Remember you’ll have these birds for years to come so let them settle over time. Forcing them to do things is not how these birds work. Let them explore their new home in their own time. So helping them build a good mental map.
We are confining the birds so that they get accustomed to their new owner and they get to feel safe in their new home. I let them eat food for a couple of days then see what they have eaten. From that you can work out how much they eat a day. I then only give them that much food when I put their food in with them every day. This way they are waiting for their food the next time I feed them. They soon start to catch on that I’m the one they need to be seeing for food. Give the peafowl treats such as lettuce trimmings, raisins, grapes, tomatoes, bread, etc. to make them tamer. When releasing your birds one thing I’d say here is if you get the birds in winter it may well be better to not release them till spring. After a month has passed, pick a day when the weather is good.Then allow the peafowl to come out of their enclosure on their own. Do not force them out of the enclosure. If they are happy just to look out of the opening then be happy they are doing this. If they do come out you need to be just away from they so they know you are there but not to close that you are stopping them from coming out. Only let them come out a meter or so. You being near by should help stop them from going away from the door.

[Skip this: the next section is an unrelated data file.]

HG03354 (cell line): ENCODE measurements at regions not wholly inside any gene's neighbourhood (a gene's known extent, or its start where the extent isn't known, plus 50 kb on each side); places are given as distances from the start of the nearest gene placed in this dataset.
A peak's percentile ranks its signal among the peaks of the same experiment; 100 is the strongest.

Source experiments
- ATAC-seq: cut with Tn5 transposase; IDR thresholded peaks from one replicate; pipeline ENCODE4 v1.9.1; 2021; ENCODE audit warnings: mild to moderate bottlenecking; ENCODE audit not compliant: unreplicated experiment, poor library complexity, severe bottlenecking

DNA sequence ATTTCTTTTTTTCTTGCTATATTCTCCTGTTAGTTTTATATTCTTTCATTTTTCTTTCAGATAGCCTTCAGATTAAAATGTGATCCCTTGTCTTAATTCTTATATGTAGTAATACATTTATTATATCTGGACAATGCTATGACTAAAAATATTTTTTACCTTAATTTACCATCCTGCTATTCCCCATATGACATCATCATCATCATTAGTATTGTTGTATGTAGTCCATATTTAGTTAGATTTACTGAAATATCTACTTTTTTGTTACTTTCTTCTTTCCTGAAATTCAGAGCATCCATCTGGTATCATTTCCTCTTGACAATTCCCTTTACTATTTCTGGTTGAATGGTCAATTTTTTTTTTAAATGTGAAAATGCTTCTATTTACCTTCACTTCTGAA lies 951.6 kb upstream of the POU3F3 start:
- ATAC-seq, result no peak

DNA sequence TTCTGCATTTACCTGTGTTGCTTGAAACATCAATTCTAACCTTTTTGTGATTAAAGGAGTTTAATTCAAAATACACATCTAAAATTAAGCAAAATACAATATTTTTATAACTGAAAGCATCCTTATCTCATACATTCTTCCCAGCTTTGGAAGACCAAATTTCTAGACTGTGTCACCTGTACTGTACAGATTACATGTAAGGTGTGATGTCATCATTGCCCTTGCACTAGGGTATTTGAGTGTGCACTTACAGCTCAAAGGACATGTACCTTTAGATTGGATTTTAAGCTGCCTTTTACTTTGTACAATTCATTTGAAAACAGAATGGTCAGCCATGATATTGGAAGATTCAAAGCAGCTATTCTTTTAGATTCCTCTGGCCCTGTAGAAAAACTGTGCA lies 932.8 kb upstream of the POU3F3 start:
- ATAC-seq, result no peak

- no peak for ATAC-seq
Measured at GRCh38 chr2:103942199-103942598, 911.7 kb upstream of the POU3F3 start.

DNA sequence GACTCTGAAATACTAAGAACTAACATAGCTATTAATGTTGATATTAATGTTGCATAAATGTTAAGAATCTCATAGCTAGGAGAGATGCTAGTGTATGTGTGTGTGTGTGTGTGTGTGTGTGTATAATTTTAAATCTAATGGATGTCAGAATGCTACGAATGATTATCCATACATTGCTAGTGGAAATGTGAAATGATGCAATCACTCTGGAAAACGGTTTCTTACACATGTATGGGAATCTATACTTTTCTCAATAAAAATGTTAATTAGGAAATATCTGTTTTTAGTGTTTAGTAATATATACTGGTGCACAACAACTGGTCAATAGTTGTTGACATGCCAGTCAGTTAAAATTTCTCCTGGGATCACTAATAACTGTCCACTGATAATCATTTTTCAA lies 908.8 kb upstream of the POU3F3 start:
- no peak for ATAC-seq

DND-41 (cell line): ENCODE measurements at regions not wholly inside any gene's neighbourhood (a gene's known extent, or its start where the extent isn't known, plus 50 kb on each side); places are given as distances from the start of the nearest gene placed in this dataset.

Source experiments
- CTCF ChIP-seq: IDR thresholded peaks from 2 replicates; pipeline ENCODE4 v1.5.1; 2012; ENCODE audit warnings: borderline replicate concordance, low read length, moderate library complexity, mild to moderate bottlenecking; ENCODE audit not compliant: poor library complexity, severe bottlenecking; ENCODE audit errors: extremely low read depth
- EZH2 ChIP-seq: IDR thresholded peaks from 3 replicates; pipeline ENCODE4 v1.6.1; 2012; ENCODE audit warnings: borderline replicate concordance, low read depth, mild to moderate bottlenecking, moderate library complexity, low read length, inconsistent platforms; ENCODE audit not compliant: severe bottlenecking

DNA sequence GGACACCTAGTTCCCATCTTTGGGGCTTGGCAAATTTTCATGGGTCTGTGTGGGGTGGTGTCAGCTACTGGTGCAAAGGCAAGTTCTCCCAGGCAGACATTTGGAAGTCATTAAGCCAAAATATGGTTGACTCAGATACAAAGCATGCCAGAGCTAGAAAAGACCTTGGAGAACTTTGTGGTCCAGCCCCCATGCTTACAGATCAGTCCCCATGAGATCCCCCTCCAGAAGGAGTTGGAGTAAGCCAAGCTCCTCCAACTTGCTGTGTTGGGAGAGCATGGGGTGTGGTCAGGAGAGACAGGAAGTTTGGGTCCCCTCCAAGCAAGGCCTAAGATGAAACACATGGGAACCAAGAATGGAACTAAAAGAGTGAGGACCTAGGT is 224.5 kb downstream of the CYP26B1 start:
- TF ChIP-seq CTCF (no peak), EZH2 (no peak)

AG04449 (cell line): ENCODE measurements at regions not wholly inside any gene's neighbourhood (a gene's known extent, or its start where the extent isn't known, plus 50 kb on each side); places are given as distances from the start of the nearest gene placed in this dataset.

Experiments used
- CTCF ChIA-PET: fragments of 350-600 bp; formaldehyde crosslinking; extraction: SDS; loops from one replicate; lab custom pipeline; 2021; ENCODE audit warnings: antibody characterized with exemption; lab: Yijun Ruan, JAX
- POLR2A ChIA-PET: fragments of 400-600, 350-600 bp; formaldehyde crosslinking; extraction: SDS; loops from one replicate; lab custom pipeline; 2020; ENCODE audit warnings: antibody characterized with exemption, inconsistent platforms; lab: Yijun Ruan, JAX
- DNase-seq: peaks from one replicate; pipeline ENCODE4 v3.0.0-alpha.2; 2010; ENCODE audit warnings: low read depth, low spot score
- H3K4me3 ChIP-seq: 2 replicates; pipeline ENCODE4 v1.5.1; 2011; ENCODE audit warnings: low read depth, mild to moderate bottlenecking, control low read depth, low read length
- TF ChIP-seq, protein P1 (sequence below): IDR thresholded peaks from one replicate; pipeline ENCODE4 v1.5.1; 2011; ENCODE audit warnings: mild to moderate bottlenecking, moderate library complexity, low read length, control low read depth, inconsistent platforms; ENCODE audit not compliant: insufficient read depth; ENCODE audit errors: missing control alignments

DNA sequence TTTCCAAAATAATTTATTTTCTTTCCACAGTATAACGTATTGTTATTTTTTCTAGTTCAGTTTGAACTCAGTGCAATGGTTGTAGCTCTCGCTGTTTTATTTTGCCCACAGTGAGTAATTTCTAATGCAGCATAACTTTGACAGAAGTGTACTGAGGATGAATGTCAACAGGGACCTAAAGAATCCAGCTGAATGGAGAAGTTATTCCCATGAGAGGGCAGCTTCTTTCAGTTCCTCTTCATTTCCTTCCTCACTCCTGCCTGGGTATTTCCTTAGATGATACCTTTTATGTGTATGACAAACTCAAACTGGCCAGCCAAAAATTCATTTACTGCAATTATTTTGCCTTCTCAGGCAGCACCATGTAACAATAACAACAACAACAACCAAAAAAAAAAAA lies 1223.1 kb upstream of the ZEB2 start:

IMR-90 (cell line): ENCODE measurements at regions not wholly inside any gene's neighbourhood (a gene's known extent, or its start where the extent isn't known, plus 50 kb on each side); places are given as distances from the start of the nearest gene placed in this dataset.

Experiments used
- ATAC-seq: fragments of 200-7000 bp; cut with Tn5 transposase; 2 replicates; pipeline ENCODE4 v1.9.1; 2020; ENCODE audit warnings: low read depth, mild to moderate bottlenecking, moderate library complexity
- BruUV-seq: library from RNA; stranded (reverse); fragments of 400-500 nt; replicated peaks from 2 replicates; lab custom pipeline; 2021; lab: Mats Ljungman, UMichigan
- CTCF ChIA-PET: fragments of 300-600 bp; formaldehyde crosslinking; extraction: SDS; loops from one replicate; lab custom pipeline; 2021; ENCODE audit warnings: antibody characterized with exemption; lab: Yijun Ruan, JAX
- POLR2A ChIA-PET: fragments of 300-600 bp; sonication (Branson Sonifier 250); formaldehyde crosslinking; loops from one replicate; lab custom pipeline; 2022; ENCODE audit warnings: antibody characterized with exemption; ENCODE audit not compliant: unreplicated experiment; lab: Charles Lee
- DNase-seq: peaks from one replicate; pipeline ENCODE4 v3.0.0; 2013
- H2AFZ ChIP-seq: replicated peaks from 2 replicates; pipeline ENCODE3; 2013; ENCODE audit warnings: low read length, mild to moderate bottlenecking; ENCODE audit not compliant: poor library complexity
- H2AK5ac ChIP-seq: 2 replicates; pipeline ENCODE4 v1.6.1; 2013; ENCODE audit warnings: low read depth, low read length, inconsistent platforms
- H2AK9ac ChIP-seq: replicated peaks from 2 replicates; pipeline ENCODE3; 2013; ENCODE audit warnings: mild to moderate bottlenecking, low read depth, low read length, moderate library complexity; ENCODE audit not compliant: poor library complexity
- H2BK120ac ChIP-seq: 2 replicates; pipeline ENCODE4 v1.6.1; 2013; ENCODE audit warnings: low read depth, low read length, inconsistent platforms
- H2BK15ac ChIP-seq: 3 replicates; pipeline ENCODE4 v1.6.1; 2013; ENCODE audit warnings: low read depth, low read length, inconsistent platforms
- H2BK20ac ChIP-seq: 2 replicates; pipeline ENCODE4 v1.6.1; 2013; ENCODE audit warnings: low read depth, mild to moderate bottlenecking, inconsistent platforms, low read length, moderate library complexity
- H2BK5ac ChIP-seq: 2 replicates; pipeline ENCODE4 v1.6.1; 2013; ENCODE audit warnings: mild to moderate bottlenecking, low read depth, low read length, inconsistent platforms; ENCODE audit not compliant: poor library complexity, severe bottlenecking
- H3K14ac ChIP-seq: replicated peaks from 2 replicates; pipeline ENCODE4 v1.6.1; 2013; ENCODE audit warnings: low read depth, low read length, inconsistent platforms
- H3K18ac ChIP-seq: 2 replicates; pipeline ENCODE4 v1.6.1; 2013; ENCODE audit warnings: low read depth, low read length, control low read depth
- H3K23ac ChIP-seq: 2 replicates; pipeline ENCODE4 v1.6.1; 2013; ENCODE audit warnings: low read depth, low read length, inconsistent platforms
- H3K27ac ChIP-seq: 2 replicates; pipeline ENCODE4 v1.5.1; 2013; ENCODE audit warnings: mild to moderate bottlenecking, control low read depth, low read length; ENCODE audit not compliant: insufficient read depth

The reason for this is peafowl are creatures of routine. In the wild they follow mum around from a young age so learn from her where they are and they have a time table in their heads of what time they should be at what point in their routine. So we have to build a routine and time table in their heads. If you let them going wondering off down the garden it’ll look great to you, but for the birds its a one way trip. For they have no idea of how to get back. So we have to do it a little at a time. Building on the time out and the area you let them move out in small amounts. Work on the fact that they are slow to remember and slow to forget once remembered.
After a hour of them either looking out or at the door entrance then close the door. When they do come out observe their behavior and allow them to investigate their surroundings. Don’t let them wonder away from their enclosure. Keep them near to the opening. If they can see you a way off they should stay near where they know is safe. Allow the peafowl to free range for no more than a half day and then herd them back into their enclosure. Repeat this process for several days, allowing the peafowl to free range for longer periods of time each day, but keep near the door to where they have been kept while enclosed. I would continue to put the peafowl in the enclosure at night and close the door before dark for so long as they want to go back in. Remember if they keep going back in you must close the door. Or you are inviting predators to try and take the birds of the roosting poles they are sleeping on. Do not allow dogs to chase them during this time. Peafowl and dogs can co exist but don’t let the dogs get in the habit of chasing the peafowl.
I have used this process many times to train peafowl and guinea fowl to stay on my farms.
Thank you for this and I’d appreciate it very much.
I hope this is of help to you.
Brow Farm Ltd,